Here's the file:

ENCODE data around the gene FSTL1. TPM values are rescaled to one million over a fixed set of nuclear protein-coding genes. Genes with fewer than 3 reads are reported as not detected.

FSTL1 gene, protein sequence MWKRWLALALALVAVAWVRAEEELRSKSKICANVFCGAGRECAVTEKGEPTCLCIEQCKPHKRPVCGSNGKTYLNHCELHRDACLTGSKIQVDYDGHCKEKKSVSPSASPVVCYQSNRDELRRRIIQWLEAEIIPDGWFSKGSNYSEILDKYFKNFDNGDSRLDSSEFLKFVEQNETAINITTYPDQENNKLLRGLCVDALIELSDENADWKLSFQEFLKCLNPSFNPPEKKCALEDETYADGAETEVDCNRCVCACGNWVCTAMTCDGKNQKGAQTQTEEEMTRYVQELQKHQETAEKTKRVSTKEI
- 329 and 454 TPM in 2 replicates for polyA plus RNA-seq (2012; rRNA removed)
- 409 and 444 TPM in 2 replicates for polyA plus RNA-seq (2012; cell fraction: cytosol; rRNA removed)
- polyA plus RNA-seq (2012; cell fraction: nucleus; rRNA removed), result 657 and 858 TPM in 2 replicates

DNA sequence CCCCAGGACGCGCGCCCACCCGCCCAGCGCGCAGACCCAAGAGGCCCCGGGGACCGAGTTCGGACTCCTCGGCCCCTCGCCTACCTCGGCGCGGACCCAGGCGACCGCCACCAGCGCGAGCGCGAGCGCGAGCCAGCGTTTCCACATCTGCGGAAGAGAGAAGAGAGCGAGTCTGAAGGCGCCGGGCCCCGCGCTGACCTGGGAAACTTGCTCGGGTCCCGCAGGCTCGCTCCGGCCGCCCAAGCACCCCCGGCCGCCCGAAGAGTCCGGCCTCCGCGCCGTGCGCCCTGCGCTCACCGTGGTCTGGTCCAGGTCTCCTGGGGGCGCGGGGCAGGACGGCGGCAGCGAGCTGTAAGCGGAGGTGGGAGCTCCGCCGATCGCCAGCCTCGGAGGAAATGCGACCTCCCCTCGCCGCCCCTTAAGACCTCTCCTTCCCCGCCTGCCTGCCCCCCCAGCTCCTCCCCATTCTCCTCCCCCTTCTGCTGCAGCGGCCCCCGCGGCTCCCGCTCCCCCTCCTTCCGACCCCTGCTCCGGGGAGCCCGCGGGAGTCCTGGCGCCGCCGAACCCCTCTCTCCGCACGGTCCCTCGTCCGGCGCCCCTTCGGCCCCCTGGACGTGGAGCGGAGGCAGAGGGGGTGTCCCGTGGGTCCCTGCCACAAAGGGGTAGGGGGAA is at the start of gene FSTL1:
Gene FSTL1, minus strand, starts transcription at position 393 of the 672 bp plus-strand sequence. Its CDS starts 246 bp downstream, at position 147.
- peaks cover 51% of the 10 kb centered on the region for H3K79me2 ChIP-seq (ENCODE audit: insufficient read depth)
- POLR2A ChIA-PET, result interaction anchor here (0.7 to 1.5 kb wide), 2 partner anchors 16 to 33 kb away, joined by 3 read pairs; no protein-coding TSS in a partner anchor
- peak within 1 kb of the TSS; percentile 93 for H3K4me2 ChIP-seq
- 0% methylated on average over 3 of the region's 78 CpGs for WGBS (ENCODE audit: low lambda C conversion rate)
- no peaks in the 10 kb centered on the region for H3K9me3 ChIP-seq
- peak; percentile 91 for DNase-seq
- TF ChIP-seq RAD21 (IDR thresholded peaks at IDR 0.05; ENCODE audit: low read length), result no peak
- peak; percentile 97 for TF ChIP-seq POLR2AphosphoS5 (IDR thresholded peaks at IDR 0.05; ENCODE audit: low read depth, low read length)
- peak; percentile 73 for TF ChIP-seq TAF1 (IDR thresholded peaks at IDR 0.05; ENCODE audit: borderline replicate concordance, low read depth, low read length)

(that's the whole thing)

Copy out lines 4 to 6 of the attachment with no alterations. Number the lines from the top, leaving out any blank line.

- 409 and 444 TPM in 2 replicates for polyA plus RNA-seq (2012; cell fraction: cytosol; rRNA removed)
- polyA plus RNA-seq (2012; cell fraction: nucleus; rRNA removed), result 657 and 858 TPM in 2 replicates

DNA sequence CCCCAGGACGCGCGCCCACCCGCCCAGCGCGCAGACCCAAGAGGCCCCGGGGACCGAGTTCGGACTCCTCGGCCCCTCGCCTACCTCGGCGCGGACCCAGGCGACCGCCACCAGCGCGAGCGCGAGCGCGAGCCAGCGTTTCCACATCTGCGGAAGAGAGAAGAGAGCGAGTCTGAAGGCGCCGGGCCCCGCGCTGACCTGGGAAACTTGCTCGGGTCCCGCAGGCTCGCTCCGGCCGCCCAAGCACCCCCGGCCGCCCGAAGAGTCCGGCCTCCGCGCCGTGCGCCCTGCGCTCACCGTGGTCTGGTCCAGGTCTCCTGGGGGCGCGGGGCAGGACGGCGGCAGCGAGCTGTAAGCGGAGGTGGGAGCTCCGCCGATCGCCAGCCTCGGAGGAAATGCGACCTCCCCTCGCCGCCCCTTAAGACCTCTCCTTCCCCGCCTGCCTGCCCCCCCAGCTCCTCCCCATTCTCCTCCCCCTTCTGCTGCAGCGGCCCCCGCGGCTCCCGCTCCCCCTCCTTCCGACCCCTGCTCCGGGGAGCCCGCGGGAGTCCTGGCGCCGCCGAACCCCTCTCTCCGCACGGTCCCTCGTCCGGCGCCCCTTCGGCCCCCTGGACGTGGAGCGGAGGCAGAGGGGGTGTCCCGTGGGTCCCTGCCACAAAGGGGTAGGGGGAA is at the start of gene FSTL1: